Jonathan Lesser, Economist, President, Continental Economics: Nuclear power provides valuable benefits. It is highly reliable, emissions-free, and offers far greater power densities than renewable resources. It has proved its value in extreme weather events, when fossil-fuel generation has been unable to deliver because of supply constraints and operational issues. It also provides additional diversity, which can reduce the adverse impacts of fuel price shocks. At this time, the best hope for the nuclear industry appears to be SMR technology.
PM Mahathir of Malaysia says he has no plans for nuclear power. Sites the accidents at Chernobyl and Fukushima. Says Malaysia has plenty of fossil fuels and hydro-electric.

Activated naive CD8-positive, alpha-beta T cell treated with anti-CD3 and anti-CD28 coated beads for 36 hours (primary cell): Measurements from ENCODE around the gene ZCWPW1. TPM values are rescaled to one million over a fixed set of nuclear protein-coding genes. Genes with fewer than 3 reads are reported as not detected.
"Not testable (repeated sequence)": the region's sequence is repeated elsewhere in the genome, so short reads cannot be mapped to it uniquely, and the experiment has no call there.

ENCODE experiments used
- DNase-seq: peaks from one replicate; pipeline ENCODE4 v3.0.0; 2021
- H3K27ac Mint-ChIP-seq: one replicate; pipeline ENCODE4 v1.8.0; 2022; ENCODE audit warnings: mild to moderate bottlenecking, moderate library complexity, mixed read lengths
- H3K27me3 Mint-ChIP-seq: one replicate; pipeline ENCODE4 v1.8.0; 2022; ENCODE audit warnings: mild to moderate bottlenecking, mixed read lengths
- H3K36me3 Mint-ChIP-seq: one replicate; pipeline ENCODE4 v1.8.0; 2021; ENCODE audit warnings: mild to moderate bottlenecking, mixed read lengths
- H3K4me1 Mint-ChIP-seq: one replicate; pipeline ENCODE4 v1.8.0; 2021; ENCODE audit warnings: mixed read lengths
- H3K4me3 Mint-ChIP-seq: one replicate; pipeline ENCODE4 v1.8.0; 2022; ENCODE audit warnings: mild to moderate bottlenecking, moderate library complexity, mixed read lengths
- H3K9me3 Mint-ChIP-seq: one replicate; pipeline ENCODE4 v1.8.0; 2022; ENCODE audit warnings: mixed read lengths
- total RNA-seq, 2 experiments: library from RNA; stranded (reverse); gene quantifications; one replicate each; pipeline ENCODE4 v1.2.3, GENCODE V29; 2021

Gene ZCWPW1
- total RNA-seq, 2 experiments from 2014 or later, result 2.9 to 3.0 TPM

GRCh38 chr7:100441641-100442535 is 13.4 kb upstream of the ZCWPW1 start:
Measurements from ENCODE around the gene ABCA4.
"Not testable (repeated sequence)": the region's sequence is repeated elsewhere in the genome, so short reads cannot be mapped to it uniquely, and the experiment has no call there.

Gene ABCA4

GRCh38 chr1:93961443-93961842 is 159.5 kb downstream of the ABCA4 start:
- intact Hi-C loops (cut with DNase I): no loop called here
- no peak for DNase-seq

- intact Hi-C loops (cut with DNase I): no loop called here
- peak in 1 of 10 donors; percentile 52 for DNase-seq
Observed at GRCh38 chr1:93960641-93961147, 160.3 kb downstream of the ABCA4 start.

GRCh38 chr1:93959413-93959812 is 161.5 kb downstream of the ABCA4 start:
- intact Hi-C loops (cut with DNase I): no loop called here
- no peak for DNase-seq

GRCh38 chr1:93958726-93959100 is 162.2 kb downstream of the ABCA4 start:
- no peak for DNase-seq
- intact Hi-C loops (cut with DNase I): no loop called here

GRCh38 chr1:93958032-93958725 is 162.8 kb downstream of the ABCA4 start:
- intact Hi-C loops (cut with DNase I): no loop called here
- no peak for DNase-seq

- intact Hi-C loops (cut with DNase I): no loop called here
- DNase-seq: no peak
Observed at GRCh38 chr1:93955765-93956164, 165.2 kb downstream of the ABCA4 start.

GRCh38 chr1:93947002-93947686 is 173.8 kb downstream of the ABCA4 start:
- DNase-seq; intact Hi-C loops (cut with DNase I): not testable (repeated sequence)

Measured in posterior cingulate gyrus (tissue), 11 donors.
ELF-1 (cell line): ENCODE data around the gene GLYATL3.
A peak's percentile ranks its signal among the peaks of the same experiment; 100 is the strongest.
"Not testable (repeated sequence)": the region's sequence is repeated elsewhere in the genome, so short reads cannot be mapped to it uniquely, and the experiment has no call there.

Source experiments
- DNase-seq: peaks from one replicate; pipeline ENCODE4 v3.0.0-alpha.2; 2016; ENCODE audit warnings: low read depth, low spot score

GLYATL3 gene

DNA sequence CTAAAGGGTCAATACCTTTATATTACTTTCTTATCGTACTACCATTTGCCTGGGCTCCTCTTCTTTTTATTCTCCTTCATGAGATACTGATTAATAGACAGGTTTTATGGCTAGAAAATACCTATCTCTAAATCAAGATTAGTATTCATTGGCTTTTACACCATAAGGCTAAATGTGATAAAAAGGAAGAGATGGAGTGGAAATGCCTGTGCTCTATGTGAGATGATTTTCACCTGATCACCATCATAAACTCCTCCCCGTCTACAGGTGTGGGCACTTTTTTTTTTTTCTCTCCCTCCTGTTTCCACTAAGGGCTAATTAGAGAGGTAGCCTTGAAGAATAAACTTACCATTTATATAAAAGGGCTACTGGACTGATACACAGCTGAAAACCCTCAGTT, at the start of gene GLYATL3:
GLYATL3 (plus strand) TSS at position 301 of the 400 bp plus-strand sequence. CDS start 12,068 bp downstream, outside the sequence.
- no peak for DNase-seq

John Shanahan, Editor of allaboutenergy.net, Civil Engineer, David Wojick, Committee For A Constructive Tomorrow, CFACT, Washington, D.C., Ph.D. Philosophy of Science and Mathematical Logic, B.Sc. Civil Engineering: Many nuclear power organizations and utilities have contributed to the terrible situation nuclear power is in by passively accepting unnecessary crippling criteria and demands of anti-nuclear organizations. These organizations can't be more pleased. A lot of the public and elected officials are in a state of deep seated fear and misguided understanding about radiation and nuclear power. Before a large new effort for nuclear power can be launched, many things must change. Nuclear organizations must solve real problems holding nuclear power back. With the right leadership, the nuclear industry in the West could be back on track in a few decades. But, this is most likely going to take longer.